Iron And Sporting Performance In Female Athletes

Sports Nutritionist Female Athletes

Iron is a very important mineral that helps build red blood cells which carry oxygen to the muscles and help in energy production. A good iron status in the body can help in improving an athlete’s overall health and thereby the sporting performance. A sports nutritionist can help the athlete achieve a good iron status.
Iron is of two types, heme and non-heme iron. Heme iron is readily absorbed and found in animal sources like poultry, fish, eggs, shrimps, etc while non-heme iron is found in plant sources such as whole grains, lentils, spinach, beans, etc. Unlike the heme iron, the non heme iron has a lower absorption rate. 70 percent of the body’s iron is found in the red blood cells (hemoglobin) and in the muscle cells (myoglobin).
Some components in food interfere with or enhance iron absorption when eaten together in the same meal. Vitamin C is known to enhance iron absorption. Phytates from cereals and pulses, calcium from milk and other dairy products and the polyphenols from tea and coffee are known to interfere with the absorption of iron in the body.

WHAT DOES IRON DO IN AN ATHLETE’S BODY?

Athletes have a higher iron requirement that non athletes. Among the athletes, women athletes have a higher need. Iron plays an important role in metabolism of energy. It is a critical component of hemoglobin. Athletes have to perform to their optimum levels. They undergo strenuous training involving all the muscles in their body. All the body tissues require oxygen which is transported by hemoglobin, making it crucial for athletes to have adequate iron in their body.

DOES LOW IRON AFFECT AN ATHLETE’S PERFORMANCE?

Extreme fatigue and reduced training capacity are the first signs of iron depletion. Low iron level results in less oxygen transported to the muscles, the maximal oxygen consumption (VO2 max) falls and physical performance is affected. Too little iron may weaken the immunity and also other physiological functions. If untreated, iron depletion even in the early stages can quickly develop into iron deficiency anemia. Anemia can make an athlete feel very lethargic and incapable of any effort in training. This condition can take months to recover and make it very difficult for an athlete to return to full training capacity.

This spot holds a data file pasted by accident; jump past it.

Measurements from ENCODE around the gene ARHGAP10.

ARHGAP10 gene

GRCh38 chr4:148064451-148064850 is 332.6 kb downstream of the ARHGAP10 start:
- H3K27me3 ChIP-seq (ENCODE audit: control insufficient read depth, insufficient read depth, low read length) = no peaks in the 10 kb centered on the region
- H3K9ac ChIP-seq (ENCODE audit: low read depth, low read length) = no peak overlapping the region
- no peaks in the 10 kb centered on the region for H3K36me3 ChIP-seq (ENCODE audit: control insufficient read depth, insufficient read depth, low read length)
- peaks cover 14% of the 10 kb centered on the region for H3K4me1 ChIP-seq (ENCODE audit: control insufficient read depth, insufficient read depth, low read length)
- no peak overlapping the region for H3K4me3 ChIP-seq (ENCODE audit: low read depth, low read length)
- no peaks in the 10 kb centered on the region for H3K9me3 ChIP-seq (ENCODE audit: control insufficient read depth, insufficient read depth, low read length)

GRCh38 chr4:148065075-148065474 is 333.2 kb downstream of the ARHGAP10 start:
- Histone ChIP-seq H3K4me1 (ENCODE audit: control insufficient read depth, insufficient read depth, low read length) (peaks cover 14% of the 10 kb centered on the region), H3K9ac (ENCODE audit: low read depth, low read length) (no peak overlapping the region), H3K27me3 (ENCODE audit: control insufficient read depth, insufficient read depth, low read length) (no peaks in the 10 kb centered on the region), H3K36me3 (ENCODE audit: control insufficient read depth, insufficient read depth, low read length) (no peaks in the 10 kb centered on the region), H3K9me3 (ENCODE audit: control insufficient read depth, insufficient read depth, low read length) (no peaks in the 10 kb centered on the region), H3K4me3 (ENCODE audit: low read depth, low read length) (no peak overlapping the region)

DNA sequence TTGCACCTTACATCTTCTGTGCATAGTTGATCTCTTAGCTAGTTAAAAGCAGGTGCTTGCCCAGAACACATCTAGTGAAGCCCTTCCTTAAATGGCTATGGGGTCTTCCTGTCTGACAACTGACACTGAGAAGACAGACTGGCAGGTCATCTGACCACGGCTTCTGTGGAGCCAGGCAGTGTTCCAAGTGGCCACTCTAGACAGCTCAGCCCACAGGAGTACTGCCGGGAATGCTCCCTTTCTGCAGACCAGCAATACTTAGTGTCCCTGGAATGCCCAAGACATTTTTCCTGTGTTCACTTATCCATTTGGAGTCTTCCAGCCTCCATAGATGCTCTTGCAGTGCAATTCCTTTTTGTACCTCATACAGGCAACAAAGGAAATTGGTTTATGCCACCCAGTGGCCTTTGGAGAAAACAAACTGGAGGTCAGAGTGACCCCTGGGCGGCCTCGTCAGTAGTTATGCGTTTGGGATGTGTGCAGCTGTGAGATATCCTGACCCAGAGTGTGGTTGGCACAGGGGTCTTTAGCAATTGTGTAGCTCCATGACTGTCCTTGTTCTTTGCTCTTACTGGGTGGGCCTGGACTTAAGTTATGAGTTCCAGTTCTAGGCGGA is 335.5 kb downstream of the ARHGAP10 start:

WHY ARE WOMEN ATHLETES AT RISK OF IRON DEPLETION?

A variety of reasons can explain why female athletes are at a greater risk of developing a compromised iron status which can lead to iron deficiency or low levels of iron. Some are:

1. Hard physical training stimulates an increase in the number of red blood cells increasing the demand for iron.
2. Growth increases iron requirements in adolescent female athletes because of the corresponding increase in red blood cells and blood vessels.
3. Insufficient intake of iron-rich foods
4. Loss of iron through blood due to injury or menstruation which increases requirement in females
5. Increased depletion of iron stores due to sweating and exercise induced acute inflammation

According to a research in Journal of the International Society of Sports Nutrition iron deficiency in female athletes as a result of intense training programs and competition has received a lot attention over the last few decades. This is due to notably high prevalence of latent iron deficiency seen in female athletes which in some cases is reported to be more than twice the level reported in their sedentary counterparts.

TIPS TO HELP PREVENT ANEMIA IN FEMALE ATHLETES

Female athletes can be prevented from developing anemia if their iron levels are checked at regular intervals. Improving the diet and including foods rich in iron will help improve their iron stores in the long run. Following nutrition tips can help maintain optimum iron stores:

1. Eat foods rich in iron and mostly heme iron food sources (lean meat regularly, eggs, red meat occasionally) as they are more easily absorbed in comparison to non-heme iron
2. If vegetarian, make iron rich choices like beans, dals, green leafy vegetables, nuts and dried fruits and iron fortified foods like breakfast cereals. Incorporate vitamin C rich foods like citrus fruits, kiwi fruit, strawberries, bell pepper, etc to help the absorption of iron.
3. Try not to take calcium and iron at the same time as body absorbs these nutrients better when taken separately. When taken together iron absorption is hindered.
4. Avoid caffeine (for example soda, black tea, or coffee) with iron rich foods. Caffeine, as well as tannins found naturally in both coffee and tea, can interfere with iron absorption.

Elite female athletes involved in regular intensive training programs should focus on their iron intake through food. Should you take a supplement? If you are tired and feeling unenergetic constantly along with hard training it is always wise to have your iron status assessed by your doctor and then take the supplement if prescribed. If iron levels are normal, there is little evidence to suggest that the aerobic capacity is improved with a supplement. The athlete should remember that excess iron is associated with health problems. Alternatively, a qualified sports nutritionist can assist in planning a nutritionally balanced meal. If for any reason an overweight athlete who is on a weight loss program has a weight loss plan, ensure that the plan is a balanced one where the iron needs are taken care of.